which, in addition to the nature of the work being
performed, is further defined to mean a work setting that
is not production-pace or quota-based work, rather a
goal-oriented job primarily dealing with things as
opposed to people, with no more than occasional changes
in the work setting; he is limited to occasional social
interaction with supervisors and co-workers; but he must
not be required to work with the public as part of the
job, such as sales or negotiation, though this would not
preclude incidental or casual contact as it may arise in
. . .
[Plaintiff] is unable to perform any past relevant
. . .
10. Considering [Plaintiff’s] age, education, work
experience, and residual functional capacity, there are
jobs that exist in significant numbers in the national
economy that [he] can perform.
. . .
11. [Plaintiff] has not been under a disability, as
defined in the . . . Act, from July 31, 2012, through the
date of this decision.
Federal law “authorizes judicial review of the Social Security
Commissioner’s denial of social security benefits.”
Barnhart, 453 F.3d 559, 561 (4th Cir. 2006).
However, “the scope
of [the Court’s] review of [such a] decision . . . is extremely
Frady v. Harris, 646 F.2d 143, 144 (4th Cir. 1981).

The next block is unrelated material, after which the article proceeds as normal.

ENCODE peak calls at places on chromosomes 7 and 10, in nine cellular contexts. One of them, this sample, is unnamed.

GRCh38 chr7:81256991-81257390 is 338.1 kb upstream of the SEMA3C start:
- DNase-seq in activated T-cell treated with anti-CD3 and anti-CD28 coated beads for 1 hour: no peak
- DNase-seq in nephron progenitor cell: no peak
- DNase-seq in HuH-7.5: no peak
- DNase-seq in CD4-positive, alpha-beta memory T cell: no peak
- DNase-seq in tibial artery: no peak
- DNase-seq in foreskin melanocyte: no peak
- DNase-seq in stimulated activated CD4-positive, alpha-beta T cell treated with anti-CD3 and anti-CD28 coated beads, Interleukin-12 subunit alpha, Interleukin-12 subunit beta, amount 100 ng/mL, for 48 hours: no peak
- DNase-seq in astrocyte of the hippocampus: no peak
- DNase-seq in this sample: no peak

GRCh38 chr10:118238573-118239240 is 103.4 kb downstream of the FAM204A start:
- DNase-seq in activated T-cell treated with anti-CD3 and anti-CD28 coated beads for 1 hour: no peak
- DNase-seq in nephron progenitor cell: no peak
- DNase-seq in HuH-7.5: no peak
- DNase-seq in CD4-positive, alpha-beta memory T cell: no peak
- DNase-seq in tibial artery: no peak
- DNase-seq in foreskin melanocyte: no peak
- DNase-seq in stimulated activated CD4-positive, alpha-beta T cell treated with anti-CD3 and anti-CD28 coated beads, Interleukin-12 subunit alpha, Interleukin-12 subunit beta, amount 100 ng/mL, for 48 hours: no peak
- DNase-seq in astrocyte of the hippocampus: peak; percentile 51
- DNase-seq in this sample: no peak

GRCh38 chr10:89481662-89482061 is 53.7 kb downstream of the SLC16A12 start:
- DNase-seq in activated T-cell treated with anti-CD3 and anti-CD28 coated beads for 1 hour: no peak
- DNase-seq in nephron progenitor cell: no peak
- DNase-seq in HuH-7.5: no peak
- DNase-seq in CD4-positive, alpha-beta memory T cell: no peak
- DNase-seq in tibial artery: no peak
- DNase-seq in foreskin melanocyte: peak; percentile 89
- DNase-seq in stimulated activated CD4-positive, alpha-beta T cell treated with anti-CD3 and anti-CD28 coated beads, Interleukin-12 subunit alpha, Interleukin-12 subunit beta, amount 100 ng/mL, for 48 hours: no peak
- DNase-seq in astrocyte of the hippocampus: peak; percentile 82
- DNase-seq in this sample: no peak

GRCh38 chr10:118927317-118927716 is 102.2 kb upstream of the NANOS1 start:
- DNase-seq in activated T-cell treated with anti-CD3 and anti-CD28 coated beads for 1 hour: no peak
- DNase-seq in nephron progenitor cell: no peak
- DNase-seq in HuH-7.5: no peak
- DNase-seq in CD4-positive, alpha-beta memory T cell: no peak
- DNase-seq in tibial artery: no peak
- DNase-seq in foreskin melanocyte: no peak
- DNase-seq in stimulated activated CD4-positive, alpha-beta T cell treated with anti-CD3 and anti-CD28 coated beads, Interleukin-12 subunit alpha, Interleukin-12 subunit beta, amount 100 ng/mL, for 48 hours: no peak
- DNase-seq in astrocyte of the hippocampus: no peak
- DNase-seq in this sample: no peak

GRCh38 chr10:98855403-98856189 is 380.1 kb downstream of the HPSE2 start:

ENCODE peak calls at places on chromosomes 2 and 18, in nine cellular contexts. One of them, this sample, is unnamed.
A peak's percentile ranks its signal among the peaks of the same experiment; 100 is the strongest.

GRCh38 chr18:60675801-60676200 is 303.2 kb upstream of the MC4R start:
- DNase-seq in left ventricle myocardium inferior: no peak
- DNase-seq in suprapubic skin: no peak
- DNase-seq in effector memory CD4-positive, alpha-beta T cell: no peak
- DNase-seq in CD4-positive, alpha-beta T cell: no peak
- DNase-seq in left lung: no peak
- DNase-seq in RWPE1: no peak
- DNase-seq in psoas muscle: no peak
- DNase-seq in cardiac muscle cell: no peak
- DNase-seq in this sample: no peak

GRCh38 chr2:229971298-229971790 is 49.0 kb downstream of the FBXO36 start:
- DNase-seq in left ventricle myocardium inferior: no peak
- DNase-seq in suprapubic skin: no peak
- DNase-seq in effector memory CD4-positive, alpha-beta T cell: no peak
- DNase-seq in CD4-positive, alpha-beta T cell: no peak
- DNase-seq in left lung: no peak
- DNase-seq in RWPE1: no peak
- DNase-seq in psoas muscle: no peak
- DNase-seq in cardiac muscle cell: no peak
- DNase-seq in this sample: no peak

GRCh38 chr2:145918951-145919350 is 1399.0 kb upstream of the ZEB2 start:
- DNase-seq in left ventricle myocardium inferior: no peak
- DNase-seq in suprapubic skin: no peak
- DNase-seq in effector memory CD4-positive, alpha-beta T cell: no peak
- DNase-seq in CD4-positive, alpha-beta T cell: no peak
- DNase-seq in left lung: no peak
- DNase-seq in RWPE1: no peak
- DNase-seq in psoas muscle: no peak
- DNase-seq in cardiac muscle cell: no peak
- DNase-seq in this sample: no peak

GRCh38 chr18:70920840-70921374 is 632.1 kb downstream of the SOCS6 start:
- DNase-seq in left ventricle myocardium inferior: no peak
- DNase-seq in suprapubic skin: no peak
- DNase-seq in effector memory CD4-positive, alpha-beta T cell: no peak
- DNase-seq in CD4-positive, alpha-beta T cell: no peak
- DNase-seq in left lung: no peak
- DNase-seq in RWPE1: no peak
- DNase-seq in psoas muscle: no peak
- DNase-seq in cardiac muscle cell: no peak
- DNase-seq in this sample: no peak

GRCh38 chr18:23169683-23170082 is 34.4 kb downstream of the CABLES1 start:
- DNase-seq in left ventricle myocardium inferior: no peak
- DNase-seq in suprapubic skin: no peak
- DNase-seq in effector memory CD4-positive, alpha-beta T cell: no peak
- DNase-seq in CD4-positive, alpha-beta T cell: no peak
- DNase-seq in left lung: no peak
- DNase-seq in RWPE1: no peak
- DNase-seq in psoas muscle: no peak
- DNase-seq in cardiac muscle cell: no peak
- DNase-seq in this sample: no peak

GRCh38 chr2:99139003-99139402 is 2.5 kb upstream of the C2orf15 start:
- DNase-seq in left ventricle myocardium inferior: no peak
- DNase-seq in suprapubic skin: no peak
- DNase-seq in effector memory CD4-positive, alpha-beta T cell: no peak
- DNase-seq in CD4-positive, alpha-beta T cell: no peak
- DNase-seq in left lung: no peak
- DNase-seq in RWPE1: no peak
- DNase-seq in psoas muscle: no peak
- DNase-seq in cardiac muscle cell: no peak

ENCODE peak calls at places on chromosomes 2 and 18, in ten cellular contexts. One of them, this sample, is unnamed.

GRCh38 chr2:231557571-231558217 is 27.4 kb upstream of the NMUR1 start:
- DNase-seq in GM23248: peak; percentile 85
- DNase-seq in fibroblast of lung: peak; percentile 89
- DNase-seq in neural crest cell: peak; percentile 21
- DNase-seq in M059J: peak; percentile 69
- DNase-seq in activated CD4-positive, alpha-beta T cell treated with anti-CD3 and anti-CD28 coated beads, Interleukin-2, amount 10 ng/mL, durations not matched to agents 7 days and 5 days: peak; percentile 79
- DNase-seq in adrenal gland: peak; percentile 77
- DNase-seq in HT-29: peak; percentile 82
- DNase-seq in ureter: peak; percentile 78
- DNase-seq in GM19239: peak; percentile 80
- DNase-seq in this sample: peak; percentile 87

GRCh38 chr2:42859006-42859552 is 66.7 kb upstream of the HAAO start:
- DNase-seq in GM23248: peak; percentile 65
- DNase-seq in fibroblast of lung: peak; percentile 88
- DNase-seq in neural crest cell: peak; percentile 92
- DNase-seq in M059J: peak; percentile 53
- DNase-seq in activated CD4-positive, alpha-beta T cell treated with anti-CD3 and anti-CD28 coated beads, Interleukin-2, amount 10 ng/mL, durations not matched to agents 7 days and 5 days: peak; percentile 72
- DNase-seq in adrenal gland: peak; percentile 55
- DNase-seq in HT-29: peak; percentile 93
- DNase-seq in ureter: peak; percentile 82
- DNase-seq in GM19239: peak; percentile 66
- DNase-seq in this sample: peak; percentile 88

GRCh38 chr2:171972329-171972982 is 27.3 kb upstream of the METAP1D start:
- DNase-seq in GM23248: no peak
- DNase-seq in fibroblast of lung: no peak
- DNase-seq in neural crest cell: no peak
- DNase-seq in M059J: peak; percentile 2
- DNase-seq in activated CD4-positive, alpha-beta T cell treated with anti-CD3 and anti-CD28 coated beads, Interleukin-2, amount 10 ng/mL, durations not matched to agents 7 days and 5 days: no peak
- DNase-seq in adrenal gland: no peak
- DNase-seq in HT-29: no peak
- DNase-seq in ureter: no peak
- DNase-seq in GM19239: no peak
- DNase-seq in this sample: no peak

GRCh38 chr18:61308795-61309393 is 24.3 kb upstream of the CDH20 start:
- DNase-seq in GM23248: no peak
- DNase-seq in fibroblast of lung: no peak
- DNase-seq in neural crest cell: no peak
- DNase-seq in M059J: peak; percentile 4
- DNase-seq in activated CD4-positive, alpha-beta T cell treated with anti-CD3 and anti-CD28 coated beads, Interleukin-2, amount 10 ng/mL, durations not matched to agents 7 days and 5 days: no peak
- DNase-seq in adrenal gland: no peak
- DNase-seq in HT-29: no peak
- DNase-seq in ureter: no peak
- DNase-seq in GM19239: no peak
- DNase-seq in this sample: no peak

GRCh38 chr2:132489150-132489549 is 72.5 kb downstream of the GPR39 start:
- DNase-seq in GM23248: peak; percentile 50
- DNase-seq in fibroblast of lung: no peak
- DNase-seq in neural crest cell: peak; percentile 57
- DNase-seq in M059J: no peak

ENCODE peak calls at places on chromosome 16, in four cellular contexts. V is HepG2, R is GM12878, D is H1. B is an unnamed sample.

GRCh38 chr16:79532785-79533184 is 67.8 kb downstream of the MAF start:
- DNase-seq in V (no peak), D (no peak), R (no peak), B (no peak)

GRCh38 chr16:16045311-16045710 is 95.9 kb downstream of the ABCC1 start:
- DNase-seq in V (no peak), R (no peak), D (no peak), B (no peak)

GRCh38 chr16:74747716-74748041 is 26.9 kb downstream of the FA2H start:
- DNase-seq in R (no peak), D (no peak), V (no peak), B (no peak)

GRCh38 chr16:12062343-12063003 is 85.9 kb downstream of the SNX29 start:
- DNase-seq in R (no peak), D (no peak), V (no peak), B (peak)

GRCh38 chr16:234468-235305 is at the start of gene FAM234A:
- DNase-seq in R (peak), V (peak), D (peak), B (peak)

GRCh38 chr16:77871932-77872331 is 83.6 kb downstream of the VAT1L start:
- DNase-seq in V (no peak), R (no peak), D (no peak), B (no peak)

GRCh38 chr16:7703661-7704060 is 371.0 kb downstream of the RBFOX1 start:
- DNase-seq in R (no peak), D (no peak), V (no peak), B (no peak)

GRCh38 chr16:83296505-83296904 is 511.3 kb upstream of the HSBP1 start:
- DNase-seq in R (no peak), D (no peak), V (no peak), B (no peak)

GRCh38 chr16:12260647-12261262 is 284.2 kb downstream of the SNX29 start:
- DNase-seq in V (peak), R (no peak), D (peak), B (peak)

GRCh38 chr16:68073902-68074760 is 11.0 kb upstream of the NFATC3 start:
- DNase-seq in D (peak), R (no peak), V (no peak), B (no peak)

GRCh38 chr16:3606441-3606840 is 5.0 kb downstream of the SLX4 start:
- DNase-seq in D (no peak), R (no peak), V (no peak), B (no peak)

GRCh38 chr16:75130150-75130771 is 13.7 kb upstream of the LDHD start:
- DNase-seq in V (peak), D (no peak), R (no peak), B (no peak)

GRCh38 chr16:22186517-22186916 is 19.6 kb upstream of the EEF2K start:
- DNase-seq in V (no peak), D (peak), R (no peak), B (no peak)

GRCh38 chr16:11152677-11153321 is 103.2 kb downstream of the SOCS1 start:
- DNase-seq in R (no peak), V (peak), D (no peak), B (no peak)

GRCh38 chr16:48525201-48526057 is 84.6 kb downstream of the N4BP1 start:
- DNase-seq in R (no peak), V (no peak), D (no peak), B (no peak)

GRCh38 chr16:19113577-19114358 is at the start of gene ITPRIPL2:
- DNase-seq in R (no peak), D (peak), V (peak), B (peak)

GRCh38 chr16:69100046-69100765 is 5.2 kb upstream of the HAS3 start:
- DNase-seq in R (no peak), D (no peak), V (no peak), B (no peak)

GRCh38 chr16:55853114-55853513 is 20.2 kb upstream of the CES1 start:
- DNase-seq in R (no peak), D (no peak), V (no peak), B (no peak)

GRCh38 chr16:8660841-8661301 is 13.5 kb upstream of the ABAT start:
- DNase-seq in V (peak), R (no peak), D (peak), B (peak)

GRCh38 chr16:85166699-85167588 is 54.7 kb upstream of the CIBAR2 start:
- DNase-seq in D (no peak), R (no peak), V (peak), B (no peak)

Plaintiff has not established entitlement to relief under the
extremely limited review standard.
Standard of Review
“[C]ourts are not to try [a Social Security] case de novo.”
Oppenheim v. Finch, 495 F.2d 396, 397 (4th Cir. 1974).
the Court “must uphold the factual findings of the ALJ if they are
application of the correct legal standard.” Hines, 453 F.3d at 561
(internal brackets and quotation marks omitted).
evidence means ‘such relevant evidence as a reasonable mind might
accept as adequate to support a conclusion.’”
Hunter v. Sullivan,
993 F.2d 31, 34 (4th Cir. 1992) (quoting Richardson v. Perales, 402
U.S. 389, 401 (1971)).
“It consists of more than a mere scintilla
of evidence but may be somewhat less than a preponderance.” Mastro
v. Apfel, 270 F.3d 171, 176 (4th Cir. 2001) (brackets and internal
quotation marks omitted).
“If there is evidence to justify a
refusal to direct a verdict were the case before a jury, then there
quotation marks omitted).
“In reviewing for substantial evidence, the [C]ourt should not
determinations, or substitute its judgment for that of the [ALJ, as
adopted by the Commissioner].”
Mastro, 270 F.3d at 176 (internal
brackets and quotation marks omitted). “Where conflicting evidence
allows reasonable minds to differ as to whether a claimant is
[Commissioner] (or the ALJ).” Id. at 179 (internal quotation marks
omitted). “The issue before [the Court], therefore, is not whether
[the claimant] is disabled, but whether the ALJ’s finding that [the